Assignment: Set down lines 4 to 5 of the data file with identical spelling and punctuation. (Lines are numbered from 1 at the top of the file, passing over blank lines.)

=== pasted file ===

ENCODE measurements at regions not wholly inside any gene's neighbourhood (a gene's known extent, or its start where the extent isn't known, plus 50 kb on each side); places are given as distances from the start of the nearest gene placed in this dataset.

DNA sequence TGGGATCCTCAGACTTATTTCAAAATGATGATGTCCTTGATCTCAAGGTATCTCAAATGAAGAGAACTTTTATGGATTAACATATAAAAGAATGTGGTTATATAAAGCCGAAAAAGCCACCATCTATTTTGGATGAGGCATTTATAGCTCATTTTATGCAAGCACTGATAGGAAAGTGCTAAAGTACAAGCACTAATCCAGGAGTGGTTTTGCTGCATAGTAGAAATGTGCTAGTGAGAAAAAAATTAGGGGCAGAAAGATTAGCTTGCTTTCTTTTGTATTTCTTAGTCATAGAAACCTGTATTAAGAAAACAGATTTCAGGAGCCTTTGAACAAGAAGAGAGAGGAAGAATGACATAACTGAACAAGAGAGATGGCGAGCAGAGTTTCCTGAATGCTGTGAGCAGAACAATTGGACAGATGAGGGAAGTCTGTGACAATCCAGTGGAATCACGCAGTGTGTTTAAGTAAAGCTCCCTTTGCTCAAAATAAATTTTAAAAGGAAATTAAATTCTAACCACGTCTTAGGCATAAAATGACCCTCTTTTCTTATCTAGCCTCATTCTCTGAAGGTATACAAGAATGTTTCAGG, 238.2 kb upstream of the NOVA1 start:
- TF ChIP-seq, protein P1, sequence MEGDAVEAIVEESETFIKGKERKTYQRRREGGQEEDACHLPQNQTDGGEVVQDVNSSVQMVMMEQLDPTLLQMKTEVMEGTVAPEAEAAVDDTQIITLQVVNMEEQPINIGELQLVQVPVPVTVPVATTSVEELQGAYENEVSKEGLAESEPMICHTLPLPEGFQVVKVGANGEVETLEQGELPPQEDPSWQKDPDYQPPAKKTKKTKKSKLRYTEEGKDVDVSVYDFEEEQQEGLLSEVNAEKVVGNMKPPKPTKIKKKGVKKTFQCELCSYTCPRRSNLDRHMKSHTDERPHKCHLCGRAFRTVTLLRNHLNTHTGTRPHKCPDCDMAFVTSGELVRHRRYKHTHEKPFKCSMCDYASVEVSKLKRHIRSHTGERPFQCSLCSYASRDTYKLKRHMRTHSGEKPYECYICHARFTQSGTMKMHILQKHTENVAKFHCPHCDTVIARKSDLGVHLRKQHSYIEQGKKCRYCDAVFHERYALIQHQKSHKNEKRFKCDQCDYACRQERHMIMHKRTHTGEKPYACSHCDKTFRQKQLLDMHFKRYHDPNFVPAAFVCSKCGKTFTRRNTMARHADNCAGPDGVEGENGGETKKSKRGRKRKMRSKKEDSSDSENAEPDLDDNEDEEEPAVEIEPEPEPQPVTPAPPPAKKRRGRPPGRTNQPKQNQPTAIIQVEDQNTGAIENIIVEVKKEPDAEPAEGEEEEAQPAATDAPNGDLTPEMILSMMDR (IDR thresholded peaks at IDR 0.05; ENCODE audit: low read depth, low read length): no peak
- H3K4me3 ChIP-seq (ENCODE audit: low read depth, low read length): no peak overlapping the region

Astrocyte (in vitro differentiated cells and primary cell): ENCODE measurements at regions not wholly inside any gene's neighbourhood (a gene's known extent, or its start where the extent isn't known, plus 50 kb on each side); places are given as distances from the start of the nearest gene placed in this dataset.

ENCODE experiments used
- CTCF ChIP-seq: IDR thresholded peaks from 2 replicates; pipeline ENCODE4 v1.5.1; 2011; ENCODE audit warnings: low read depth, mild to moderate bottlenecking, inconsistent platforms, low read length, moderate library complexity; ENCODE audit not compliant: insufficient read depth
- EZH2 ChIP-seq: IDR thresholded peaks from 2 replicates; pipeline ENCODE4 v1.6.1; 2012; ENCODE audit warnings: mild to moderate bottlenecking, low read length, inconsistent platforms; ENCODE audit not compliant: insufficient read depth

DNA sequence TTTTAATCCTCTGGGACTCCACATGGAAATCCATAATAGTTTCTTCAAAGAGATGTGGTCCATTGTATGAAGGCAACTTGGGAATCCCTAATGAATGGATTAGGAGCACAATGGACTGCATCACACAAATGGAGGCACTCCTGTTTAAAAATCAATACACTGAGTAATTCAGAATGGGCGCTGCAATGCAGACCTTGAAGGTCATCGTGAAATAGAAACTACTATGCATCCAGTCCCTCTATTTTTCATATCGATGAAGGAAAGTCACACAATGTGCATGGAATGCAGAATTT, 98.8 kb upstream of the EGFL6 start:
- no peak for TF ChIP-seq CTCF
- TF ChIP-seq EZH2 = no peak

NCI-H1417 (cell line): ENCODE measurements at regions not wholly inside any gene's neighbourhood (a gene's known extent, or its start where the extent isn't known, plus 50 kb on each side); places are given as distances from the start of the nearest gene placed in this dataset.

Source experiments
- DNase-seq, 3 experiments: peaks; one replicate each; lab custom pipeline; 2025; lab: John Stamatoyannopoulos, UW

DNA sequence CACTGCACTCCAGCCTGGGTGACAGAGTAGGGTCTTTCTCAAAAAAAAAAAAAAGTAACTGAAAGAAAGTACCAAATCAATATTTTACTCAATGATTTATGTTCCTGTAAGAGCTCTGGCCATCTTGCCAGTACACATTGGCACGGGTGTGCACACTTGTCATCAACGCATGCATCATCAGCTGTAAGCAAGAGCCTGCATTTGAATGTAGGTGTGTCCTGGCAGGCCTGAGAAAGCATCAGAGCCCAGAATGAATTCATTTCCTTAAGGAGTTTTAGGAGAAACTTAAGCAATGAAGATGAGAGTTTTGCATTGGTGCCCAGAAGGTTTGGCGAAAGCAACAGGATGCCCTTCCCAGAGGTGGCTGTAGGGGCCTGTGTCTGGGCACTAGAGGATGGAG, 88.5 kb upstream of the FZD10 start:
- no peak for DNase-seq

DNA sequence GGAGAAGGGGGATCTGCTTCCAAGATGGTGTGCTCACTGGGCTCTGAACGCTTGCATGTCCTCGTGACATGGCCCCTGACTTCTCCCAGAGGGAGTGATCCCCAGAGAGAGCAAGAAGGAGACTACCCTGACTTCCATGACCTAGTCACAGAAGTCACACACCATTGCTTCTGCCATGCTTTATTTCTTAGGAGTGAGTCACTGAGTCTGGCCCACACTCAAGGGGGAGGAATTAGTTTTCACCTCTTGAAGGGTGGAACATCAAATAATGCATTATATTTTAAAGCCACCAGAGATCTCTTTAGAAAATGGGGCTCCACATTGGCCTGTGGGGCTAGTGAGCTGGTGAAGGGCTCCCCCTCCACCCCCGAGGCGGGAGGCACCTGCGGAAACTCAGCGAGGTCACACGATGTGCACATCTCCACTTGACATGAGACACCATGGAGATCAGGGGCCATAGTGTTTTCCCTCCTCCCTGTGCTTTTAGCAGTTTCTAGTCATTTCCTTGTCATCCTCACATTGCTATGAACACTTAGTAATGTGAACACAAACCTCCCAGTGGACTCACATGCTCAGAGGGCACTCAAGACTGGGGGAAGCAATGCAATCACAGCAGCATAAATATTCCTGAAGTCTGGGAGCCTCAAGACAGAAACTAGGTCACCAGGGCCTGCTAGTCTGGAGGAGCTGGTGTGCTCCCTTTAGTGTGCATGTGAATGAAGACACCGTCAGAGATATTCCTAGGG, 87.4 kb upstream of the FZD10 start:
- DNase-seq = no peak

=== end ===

- H3K4me3 ChIP-seq (ENCODE audit: low read depth, low read length): no peak overlapping the region

Astrocyte (in vitro differentiated cells and primary cell): ENCODE measurements at regions not wholly inside any gene's neighbourhood (a gene's known extent, or its start where the extent isn't known, plus 50 kb on each side); places are given as distances from the start of the nearest gene placed in this dataset.